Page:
I’m very thankful that our company managed to survive through this crisis. We kept the factories open and everybody employed. We had an absolute minimum number of people on furlough or part-time work. Most worked from home. Some were in the factories because of products being used in news, which was considered essential.
We also see that there’s a big opportunity for us to now contribute to post, especially where the client is working from home while the editor is working elsewhere or the colorist is working in a grading suite. The products that we’re working on now will allow you to do HDR compliant content. It’s a new product that we have announced, called Prism. It’s a 2RU rack mount 4K HEVC video encoder / decoder. We think it will be used by post houses and grading suites for remote collaboration. It would be as if you took your Avid output and connected it to a SmallHD 4K or a Sony or an LG monitor right there. Or, for example, the colorist is grading in the suite, with the director and DP at home or on location. We can basically give you the same experience anywhere at home.
Initially our target market was broadcasters or webcasters. One of our most prominent users is SpaceX. Every single pixel of video of the SpaceX launch was through our Teradek encoders. Teradek Prism will do 10-bit HDR video through Core to an iPad or Apple TV. We worked with several post houses to develop HDR-compliant workflows. We also worked with Technicolor and Netflix.
Content must prevail
Content must prevail. In the past, we had an internal slogan, “We help tell stories.”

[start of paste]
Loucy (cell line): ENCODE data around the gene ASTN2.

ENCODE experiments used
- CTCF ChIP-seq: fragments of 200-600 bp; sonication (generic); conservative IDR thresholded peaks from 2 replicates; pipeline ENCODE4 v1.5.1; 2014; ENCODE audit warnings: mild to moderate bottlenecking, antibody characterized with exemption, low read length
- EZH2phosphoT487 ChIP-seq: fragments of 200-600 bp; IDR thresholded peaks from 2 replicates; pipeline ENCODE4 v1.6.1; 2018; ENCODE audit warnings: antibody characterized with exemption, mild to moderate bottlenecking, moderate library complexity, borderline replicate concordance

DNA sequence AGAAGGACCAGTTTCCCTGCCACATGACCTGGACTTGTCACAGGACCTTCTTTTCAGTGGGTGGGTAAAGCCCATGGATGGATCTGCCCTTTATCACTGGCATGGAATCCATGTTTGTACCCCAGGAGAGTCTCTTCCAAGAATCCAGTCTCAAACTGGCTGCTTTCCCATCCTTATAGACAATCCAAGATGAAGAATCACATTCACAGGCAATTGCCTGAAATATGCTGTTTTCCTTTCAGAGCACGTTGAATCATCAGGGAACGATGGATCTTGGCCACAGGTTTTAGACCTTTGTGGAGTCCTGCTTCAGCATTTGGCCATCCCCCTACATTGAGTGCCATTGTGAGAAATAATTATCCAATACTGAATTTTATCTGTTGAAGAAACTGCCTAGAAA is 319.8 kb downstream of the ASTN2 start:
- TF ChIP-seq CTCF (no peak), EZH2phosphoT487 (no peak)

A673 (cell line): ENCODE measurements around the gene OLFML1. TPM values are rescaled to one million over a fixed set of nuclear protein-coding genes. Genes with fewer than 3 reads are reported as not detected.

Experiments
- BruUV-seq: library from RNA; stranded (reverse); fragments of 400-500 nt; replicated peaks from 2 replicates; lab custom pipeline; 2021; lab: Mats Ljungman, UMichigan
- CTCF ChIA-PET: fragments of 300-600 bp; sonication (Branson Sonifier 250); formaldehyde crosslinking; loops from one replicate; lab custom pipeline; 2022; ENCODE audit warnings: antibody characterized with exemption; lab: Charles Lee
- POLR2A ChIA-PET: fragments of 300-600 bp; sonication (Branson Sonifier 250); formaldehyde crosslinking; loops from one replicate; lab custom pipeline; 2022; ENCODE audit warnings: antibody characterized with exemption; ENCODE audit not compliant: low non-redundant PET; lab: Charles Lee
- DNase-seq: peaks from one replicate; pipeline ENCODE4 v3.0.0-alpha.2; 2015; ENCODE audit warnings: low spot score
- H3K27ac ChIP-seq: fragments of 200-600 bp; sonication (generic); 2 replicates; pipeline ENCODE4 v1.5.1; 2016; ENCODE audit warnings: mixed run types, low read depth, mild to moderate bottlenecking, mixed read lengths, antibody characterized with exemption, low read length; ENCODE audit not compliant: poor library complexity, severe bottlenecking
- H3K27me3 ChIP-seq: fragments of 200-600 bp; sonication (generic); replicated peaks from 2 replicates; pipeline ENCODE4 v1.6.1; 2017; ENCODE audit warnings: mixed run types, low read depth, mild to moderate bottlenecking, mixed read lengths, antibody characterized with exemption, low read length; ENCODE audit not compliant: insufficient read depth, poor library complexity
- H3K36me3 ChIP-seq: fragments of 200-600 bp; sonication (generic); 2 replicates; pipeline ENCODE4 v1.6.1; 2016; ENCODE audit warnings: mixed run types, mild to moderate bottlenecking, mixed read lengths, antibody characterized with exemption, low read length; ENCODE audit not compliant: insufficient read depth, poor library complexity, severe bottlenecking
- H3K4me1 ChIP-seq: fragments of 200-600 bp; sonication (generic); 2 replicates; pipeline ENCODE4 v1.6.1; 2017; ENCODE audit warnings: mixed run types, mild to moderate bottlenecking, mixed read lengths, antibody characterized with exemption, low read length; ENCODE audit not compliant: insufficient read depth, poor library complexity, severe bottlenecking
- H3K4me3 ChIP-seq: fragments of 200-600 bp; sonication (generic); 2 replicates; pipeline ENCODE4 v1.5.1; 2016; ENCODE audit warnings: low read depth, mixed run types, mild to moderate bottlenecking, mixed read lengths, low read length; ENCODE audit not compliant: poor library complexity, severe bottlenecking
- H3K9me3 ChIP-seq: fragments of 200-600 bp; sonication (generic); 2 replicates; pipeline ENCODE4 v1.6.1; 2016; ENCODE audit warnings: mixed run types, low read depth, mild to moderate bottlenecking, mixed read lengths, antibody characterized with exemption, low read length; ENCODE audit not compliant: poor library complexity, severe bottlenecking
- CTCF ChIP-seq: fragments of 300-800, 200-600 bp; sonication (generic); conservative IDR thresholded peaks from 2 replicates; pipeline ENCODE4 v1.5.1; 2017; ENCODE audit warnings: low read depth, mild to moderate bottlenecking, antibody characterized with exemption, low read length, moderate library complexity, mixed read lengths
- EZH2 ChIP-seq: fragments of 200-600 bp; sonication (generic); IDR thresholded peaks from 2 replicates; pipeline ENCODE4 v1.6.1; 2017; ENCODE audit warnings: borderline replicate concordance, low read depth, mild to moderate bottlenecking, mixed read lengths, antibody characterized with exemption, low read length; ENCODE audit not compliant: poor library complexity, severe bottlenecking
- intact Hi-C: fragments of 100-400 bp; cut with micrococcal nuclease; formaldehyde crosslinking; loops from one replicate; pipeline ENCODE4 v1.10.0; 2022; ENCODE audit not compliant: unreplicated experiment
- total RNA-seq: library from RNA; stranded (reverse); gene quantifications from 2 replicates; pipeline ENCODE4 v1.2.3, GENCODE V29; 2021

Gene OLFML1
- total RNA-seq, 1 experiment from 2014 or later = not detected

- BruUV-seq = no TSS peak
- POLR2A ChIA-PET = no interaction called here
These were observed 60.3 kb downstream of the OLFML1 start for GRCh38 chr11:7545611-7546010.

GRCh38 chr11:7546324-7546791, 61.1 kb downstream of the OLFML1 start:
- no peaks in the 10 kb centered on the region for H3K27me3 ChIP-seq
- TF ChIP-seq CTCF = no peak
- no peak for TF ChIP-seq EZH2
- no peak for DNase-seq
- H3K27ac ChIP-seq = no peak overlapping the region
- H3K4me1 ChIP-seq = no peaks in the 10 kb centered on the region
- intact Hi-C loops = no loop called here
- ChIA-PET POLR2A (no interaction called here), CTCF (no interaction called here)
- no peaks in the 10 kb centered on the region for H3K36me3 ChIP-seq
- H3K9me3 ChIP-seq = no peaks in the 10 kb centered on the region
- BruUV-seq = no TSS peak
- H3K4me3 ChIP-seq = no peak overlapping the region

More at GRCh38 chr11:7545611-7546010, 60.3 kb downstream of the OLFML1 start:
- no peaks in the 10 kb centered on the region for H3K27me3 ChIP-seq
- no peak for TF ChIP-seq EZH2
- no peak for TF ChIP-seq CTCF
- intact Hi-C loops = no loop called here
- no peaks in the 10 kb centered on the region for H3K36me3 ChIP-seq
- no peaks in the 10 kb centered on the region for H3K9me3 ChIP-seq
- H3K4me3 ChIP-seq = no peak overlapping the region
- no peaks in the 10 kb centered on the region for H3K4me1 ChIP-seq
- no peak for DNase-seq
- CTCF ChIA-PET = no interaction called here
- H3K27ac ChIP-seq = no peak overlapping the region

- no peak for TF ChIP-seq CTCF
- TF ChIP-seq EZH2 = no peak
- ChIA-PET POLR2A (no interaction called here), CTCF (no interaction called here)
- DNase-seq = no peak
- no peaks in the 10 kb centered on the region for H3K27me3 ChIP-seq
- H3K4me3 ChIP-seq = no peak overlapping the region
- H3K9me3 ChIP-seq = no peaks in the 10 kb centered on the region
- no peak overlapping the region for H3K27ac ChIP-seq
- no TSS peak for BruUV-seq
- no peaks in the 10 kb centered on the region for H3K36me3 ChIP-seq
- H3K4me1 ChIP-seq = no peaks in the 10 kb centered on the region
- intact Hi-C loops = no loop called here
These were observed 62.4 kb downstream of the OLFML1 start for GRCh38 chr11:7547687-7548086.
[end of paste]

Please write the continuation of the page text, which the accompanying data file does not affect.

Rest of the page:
This has changed by one word and it’s an important distinction. It’s no longer that we help to tell stories, it’s that we make it possible to tell stories in this new environment. In this pandemic, all of us should figure out what can we do. How can we pivot? How can we adopt?”
You shouldn’t measure yourself by your product. You should define yourself by this cause. We’re all in this together. I’m not a chemist or virologist; I can’t cure the disease, but I can help people stay sane by telling stories, by allowing storytellers to tell their stories.
What I hope for our industry is to come back together, to be productive and produce great stories.
I see a role for us and I’m very motivated to do it. I hope everybody else in the industry can pivot and be even stronger so that we can continue to strive forward.
Thanks to Greg Smokler for streaming and explaining 4 camera feeds live via Serv Pro and CORE from Creative Solutions in Burbank to FDTimes in New York. Latency was less than 2 seconds.
(This is a “reprint” from August 2020 FDTimes issue 104.)